Programs : Brochure
Germanics Berlin: Culture, Communication, and Representation (Outgoing Program)
- Locations: Berlin, Germany
- Program Terms: Summer B-Term
- Homepage: Click to visit
|Summer B 2017|
|August 1 – August 31, 2017|
|Estimated Program Fee||$4,200|
|Credits||8 UW credits|
|Program Directors||David Canfield-Budde (Germanics); Patricia Moy (Communication)|
|Program Manager||Darielle Horsey | email@example.com|
|Application Deadline||February 15, 2017|
|Information Session(s)||January 10, 11am-noon (Loew Hall 310) January 18, 3-4pm (Loew Hall 310)|
|General||Berlin is an exciting, vibrant city that will be our home for four weeks as we explore how modern Germany responds to the current political and social challenges it faces. The program includes a mix of outings, tours, seminars, and guided exploration to give participants an in-depth perspective on Berlin and modern Germany.|
|Where You Will Study
Expenses, Financial Aid, & Scholarships
|Visas||This country is part of the Schengen area. Please click here to learn more about important rules and restrictions for foreign visitors to this area.|
Germany provides the ideal setting for understanding how the past and present converge, and we will explore this convergence by focusing on contemporary public opinion and the historical forces that have shaped it.
From the current migration crises to Wikileaks, from privacy and government surveillance to military intervention, the memory of the Holocaust and the former East German dictatorship have shaped Germany’s approach to political and social movements. Just as important, Germany’s distinct history continues to impact its identity as a nation and the social, political, and mediated discourse that is conducted around the idea of national identity. While in Berlin we will go on daily outings to explore how the past is represented throughout the urban landscape in monuments, memorials, and museums. We will use this background to understand how layers of the past frame the present-day approach to German politics and culture, and how historical events shape present-day public communication strategies in areas such as news, political speech, art, film, and advertising.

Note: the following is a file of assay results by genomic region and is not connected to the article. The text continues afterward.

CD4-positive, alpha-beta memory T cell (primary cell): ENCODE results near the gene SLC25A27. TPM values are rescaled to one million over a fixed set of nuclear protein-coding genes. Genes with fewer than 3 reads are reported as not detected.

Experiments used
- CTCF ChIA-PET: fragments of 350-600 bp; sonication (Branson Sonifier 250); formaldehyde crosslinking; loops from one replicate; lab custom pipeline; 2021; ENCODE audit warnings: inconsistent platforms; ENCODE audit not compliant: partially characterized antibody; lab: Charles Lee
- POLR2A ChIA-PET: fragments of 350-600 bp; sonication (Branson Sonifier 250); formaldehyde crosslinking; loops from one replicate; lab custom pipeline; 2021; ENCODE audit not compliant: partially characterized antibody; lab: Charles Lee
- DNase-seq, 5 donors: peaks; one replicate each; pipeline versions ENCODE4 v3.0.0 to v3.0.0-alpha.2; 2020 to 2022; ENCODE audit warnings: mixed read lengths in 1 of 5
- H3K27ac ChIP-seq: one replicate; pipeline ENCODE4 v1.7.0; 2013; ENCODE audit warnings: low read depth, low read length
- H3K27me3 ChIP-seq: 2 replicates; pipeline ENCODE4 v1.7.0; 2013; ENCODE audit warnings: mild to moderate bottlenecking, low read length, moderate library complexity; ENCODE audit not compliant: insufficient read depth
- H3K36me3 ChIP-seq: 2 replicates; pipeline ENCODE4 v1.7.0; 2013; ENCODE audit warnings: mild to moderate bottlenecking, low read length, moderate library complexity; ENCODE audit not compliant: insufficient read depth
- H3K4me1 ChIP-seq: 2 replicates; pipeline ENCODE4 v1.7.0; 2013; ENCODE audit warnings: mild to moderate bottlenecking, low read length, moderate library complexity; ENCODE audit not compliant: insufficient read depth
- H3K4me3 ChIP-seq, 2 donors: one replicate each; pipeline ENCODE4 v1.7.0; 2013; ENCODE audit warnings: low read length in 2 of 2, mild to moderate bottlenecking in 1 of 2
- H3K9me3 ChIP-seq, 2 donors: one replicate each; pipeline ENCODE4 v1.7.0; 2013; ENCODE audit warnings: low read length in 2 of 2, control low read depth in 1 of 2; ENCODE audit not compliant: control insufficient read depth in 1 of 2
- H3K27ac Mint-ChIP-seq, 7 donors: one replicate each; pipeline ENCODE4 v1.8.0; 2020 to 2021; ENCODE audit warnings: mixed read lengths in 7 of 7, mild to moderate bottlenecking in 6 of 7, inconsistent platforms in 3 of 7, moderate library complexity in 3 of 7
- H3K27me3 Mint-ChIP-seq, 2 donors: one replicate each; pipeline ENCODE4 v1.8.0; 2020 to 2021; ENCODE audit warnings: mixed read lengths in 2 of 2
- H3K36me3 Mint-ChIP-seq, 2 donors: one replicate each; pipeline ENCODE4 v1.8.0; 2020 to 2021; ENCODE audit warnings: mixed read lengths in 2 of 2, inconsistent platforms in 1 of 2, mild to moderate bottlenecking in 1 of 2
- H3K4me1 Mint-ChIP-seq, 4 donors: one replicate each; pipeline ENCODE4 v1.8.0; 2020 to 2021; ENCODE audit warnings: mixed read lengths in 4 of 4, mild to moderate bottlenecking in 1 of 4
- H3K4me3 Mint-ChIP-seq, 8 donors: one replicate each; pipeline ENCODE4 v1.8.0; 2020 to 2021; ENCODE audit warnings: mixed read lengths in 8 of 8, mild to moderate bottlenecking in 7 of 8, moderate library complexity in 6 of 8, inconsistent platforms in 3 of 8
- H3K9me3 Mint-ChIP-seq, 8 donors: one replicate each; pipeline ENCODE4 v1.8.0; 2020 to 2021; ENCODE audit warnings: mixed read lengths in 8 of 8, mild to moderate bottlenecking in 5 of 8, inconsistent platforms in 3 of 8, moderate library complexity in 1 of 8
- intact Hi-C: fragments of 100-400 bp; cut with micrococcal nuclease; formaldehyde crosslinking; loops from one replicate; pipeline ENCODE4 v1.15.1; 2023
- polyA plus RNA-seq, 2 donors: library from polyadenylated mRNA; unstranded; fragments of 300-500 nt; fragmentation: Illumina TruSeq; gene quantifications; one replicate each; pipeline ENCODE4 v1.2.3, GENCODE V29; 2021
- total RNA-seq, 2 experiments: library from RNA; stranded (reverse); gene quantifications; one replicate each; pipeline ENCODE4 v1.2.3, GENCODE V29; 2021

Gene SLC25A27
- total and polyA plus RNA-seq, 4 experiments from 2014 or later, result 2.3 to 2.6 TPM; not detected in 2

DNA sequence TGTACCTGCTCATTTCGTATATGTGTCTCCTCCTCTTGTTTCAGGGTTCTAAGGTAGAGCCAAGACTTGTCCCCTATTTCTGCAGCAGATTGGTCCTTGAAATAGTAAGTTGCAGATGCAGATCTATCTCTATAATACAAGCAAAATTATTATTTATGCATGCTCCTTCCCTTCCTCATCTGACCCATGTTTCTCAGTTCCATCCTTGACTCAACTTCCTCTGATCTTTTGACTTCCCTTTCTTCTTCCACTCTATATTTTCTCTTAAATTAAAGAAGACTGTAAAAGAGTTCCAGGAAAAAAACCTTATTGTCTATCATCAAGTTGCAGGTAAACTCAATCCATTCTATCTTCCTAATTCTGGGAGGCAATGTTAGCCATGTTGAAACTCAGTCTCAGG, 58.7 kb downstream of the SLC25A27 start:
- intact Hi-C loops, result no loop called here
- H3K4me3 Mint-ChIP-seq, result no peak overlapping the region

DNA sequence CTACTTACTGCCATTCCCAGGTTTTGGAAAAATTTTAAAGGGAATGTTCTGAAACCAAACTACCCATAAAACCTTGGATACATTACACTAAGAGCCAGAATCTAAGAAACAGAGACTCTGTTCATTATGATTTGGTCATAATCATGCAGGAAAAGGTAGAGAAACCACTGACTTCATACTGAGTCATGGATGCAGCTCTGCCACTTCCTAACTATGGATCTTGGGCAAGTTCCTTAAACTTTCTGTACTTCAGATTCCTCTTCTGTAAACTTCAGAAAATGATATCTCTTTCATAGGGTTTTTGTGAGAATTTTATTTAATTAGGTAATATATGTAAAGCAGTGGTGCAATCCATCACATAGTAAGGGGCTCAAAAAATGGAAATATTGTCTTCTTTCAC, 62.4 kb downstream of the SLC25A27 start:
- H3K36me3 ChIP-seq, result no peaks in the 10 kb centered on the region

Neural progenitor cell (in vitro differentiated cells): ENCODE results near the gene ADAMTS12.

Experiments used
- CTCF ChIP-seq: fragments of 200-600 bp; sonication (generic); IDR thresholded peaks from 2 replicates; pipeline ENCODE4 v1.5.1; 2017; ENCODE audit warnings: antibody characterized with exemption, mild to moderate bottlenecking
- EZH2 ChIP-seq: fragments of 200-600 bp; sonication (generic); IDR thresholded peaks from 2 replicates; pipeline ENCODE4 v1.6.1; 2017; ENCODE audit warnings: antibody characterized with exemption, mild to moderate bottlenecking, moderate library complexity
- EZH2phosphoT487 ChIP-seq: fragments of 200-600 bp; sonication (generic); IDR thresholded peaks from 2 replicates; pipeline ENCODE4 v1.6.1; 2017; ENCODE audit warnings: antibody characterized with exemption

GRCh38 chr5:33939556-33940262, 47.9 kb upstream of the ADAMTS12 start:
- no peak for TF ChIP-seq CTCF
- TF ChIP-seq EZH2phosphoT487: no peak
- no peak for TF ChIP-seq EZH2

The key historical touchstones for the course will be the Holocaust under the Nazis -- the most visible and memorialized event in Berlin’s urban landscape – and the “second German dictatorship” in East Germany from 1949-1989/90. We will explore how the city keeps these difficult historical events as part of its collective present. Outings will be to a wide variety of venues, but will include well-known destinations such as the Reichstag, Sachsenhausen Concentration Camp, the Memorial to the Murdered Jews of Europe, the Berlin Wall Memorial, the German Museum, and the GDR Museum. We will also visit some less commonly viewed places such as the monumental Soviet War Memorial in Treptow Park and the Archives of the Stasi (East German secret police).